A cage of stone

Trans­formed into a cathe­dral at the Re­for­ma­tion, John Goodall ex­plains why this great abbey is one of me­dieval Eng­land’s great­est ar­chi­tec­tural sur­vivals

Country Life Every Week - - In The Garden - Photographs by Paul High­nam

Glouces­ter Cathe­dral

Eight hun­dred years ago, on Oc­to­ber 28, 1216, a nine-year-old boy was crowned king of Eng­land at glouces­ter. to those who at­tended the hur­riedly im­pro­vised cer­e­mony in the great abbey church, now the cathe­dral, henry iii’s fu­ture must have ap­peared deeply un­cer­tain. the king­dom he in­her­ited from his fa­ther, John, was wracked by civil war and its prin­ci­pal ci­ties—in­clud­ing Lon­don and the Coro­na­tion church of West­min­ster Abbey were in the hands of his ri­val, the Dauphin of France. Prince Louis also held the royal re­galia, so henry was forced to use a chap­let as a crown, per­haps a piece of his mother’s jew­ellery.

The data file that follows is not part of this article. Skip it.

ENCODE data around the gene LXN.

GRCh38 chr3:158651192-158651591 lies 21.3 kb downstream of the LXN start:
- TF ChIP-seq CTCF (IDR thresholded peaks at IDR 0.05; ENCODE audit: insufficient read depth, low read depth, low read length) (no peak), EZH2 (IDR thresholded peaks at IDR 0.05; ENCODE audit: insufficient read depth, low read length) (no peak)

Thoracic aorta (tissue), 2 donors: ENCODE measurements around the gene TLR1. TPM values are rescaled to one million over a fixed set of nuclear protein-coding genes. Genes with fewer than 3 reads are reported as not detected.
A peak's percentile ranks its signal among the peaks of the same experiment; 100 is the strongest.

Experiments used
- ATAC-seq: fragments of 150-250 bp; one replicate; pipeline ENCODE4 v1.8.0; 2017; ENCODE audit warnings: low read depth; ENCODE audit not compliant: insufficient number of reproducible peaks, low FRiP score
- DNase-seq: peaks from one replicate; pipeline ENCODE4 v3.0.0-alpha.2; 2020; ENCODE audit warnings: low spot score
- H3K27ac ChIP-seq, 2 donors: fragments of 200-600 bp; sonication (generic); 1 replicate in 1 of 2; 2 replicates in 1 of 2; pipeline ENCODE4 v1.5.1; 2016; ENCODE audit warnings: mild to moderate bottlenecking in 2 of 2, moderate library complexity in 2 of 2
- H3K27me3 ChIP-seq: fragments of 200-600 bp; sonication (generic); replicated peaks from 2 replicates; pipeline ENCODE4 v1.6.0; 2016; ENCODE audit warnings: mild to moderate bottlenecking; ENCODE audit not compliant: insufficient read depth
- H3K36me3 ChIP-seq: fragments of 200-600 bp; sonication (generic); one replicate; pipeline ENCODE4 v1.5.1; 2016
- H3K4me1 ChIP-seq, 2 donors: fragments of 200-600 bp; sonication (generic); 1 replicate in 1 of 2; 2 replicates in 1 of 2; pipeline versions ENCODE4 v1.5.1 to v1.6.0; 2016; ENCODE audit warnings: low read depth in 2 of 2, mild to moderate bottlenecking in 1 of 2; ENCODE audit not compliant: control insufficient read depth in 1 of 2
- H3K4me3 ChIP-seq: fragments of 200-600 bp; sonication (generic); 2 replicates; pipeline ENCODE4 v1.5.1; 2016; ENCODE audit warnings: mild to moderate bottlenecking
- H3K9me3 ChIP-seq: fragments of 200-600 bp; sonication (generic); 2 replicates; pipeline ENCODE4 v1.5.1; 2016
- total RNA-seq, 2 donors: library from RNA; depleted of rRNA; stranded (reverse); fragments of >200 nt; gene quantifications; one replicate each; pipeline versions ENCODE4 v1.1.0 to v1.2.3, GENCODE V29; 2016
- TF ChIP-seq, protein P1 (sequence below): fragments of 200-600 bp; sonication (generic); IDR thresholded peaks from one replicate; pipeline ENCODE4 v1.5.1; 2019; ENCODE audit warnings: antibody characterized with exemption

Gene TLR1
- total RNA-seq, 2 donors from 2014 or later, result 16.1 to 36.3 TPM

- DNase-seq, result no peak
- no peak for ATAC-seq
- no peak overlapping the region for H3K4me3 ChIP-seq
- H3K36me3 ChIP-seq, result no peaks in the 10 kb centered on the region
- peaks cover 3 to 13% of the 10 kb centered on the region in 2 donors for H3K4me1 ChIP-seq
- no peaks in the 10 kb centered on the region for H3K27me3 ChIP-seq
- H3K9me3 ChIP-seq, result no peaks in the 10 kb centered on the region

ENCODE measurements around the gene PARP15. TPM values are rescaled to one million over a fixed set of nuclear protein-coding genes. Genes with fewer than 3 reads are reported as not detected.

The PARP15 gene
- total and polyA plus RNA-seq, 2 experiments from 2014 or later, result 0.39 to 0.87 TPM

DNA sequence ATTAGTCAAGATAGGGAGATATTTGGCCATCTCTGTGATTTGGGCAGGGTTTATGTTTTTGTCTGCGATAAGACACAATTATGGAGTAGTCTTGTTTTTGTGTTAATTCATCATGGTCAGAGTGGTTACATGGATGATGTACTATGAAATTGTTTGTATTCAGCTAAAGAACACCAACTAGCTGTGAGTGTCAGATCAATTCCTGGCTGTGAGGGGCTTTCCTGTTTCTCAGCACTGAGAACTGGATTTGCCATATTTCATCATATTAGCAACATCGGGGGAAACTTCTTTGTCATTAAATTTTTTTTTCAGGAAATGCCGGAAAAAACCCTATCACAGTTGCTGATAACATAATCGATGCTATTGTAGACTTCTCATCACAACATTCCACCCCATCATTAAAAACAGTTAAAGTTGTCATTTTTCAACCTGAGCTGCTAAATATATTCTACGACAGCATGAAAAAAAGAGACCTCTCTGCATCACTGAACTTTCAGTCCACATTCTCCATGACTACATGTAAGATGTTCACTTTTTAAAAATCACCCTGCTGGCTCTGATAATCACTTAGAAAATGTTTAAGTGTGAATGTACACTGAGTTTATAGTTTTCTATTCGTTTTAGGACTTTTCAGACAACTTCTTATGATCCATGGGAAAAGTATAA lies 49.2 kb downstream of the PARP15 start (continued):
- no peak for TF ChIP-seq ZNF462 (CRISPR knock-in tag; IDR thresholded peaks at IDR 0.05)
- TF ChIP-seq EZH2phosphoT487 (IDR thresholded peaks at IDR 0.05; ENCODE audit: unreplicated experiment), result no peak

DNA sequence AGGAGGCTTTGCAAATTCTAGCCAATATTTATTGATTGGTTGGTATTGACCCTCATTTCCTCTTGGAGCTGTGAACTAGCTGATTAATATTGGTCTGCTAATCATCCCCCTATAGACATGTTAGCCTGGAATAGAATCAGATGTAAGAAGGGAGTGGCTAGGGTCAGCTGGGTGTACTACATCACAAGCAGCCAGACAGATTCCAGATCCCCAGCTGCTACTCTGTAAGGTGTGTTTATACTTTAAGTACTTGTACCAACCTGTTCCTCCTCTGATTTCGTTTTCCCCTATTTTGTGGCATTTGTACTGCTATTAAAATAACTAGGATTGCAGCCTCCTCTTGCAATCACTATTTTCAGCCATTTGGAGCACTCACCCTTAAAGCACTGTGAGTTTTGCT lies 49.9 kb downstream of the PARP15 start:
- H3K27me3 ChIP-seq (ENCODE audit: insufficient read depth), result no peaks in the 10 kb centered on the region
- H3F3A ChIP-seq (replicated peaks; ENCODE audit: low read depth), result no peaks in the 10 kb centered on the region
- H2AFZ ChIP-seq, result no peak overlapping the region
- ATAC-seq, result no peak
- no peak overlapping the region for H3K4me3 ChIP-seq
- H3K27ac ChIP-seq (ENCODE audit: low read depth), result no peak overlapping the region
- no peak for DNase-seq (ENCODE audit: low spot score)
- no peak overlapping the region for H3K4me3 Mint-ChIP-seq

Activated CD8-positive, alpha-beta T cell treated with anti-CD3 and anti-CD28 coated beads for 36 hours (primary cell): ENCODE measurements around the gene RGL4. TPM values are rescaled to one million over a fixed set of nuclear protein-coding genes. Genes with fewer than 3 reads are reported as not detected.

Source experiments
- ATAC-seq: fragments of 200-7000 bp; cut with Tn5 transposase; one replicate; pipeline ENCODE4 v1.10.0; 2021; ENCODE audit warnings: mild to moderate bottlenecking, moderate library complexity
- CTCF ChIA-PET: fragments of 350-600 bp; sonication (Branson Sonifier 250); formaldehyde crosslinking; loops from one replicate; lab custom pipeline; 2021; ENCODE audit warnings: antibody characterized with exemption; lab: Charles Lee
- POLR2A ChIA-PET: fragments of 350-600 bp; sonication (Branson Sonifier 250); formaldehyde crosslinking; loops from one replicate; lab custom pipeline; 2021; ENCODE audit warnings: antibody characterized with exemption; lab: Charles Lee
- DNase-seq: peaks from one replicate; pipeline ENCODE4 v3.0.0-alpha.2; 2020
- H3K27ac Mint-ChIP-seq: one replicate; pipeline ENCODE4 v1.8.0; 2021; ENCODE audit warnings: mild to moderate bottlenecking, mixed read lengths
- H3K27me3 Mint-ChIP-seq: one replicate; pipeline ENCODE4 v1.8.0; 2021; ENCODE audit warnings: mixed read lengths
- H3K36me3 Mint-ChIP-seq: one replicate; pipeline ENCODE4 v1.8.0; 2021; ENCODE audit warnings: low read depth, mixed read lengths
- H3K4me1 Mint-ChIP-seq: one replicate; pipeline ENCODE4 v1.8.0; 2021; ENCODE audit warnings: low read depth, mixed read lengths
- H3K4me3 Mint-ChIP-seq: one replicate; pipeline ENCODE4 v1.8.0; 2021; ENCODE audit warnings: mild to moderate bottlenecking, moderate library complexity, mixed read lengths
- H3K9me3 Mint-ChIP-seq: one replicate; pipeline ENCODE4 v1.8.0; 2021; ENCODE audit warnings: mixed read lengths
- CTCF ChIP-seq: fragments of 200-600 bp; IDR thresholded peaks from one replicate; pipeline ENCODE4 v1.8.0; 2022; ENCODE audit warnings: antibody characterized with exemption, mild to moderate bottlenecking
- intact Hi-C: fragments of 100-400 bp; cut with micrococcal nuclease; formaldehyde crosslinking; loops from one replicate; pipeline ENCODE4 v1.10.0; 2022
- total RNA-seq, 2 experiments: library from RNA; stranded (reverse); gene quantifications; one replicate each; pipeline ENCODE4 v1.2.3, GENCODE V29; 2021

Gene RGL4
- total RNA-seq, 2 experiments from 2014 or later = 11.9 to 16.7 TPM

it is one of the fas­ci­na­tions of glouces­ter Cathe­dral that, para­dox­i­cally, al­though the church has changed al­most be­yond recog­ni­tion since 1216, the fab­ric that re­ver­ber­ated to the shouts of henry’s ac­cla­ma­tion re­mains sub­stan­tially in­tact. the abbey claimed de­scent from a monastery of monks and nuns ded­i­cated to St Peter, es­tab­lished in about 679 by Os­ric, King of the hwicce, within the walls of a for­mer Ro­man colo­nia. this set­tle­ment for re­tired le­gionar­ies, the suc­ces­sor to a fort, was called gle­vum and was es­tab­lished in about

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